Leaguewide, every men's basketball venue in the conference seats at least 10,000 fans. But while big games such as Villanova-Georgetown and Creighton-Marquette will draw big crowds, what about the others? And if the buzz cools off, will top recruits in the Big East's big cities come to play in the conference?
Villanova coach Jay Wright is optimistic, but realistic.
"That's what we're all counting on," he said. "I don't know where that's going to take us, but I know that for everybody in the basketball world, it's going to be a very comfortable place. Every school, the most important event on campus is going to be the basketball game."
Wright acknowledged that the Big East's model might not work in other parts of the country. But if it works in his backyard, there's a good chance the conference will succeed.
"If you're down south, you might be going to football games, but in all the areas where these teams are, there are passionate basketball people," he said. "And that's usually what recruits are - they're basketball junkies - and it's where the recruits are."
This much is certain, and reassuring: Come March, the Big East tournament will take center stage at Madison Square Garden, the conference's spiritual home. Though some the old Big East's biggest draws won't be there, that could allow fans without booster-sized wallets to watch in person for the first time in years.
Creighton coach Greg McDermott expects the Blue Jays faithful to flock to Manhattan - and not just because his son, Doug, was named Big East's preseason player of the year.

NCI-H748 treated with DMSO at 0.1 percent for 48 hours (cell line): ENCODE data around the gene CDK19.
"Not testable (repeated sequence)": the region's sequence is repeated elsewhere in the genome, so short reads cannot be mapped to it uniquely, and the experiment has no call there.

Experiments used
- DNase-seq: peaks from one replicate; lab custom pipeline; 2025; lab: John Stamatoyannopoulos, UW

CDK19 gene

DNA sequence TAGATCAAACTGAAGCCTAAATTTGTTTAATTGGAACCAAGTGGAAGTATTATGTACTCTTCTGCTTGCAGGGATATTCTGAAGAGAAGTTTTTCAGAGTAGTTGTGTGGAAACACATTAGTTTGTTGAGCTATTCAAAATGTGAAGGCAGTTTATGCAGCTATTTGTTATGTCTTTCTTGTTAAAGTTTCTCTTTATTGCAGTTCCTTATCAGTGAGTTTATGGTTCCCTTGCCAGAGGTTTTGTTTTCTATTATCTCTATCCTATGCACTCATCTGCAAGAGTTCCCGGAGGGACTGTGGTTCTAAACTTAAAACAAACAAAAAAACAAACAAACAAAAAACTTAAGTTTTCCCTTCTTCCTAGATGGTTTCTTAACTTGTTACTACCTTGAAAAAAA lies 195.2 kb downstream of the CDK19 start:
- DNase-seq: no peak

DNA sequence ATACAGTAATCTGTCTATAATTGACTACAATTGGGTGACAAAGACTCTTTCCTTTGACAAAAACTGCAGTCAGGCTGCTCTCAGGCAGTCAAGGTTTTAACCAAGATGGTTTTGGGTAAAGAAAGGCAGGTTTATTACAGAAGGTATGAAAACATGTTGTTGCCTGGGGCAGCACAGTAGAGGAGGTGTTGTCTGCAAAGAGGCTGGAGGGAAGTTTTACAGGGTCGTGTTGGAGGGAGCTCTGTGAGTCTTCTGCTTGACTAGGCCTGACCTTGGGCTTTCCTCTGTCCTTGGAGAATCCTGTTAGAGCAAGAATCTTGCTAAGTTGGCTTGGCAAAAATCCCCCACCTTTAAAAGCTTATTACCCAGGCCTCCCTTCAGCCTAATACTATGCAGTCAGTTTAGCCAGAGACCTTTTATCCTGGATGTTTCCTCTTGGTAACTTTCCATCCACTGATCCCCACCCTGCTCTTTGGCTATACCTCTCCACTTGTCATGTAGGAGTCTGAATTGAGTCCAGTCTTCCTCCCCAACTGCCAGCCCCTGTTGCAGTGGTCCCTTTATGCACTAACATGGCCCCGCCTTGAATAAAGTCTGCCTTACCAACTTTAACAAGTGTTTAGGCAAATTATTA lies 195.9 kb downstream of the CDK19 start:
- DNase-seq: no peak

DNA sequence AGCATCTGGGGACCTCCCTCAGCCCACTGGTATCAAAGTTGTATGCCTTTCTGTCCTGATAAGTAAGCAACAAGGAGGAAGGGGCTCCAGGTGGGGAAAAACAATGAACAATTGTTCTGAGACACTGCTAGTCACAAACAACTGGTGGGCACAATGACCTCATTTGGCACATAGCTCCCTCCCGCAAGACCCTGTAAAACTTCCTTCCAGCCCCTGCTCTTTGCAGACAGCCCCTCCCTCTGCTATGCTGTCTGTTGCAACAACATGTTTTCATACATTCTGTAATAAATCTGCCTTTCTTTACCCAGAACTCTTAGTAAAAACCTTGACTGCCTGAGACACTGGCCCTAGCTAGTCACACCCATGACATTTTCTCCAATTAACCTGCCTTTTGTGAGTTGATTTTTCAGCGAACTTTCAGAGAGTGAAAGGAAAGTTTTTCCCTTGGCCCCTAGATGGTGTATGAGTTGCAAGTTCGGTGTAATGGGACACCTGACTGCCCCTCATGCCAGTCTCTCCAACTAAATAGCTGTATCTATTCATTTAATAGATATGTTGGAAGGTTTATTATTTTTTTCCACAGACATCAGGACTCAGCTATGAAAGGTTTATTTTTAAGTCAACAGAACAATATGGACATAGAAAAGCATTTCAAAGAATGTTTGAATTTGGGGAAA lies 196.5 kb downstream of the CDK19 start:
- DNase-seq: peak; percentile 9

"To have an atmosphere at a conference tournament, it needs to be filled up with fans of member schools," he said. "I'm confident that our fans will turn up in droves."
But the Garden won't be the Big East's only basketball shrine. Butler's 86-year-old Hinkle Fieldhouse is right up there with the Palestra among college hoops' most historic arenas.
Villanova will open its conference season with a trip to Hinkle on New Year's Eve. Wright is already looking forward to the trip.
"I'm excited about playing at Hinkle Fieldhouse, and I know Villanova fans are already talking about going out there on New Year's Eve to see the place," he said. "Who would appreciate a place like that more than basketball junkies from the northeast? These are some of the benefits I think we're going to get from this conference."
Most important of all, the Big East has a 12-year, $600 million television contract with Fox. Each program is expected to receive around $4 million a year, a substantial increase from the $2 million to $3 million payouts in the old Big East.
That's plenty of money to go around, and plenty of exposure too. In addition to games on Fox Sports 1 and Fox Sports 2, the Big East worked out a sublicense deal with CBS. The package will get marquee regular-season games on the over-the-air network, continuing a relationship that dates back to the Big East's earliest years.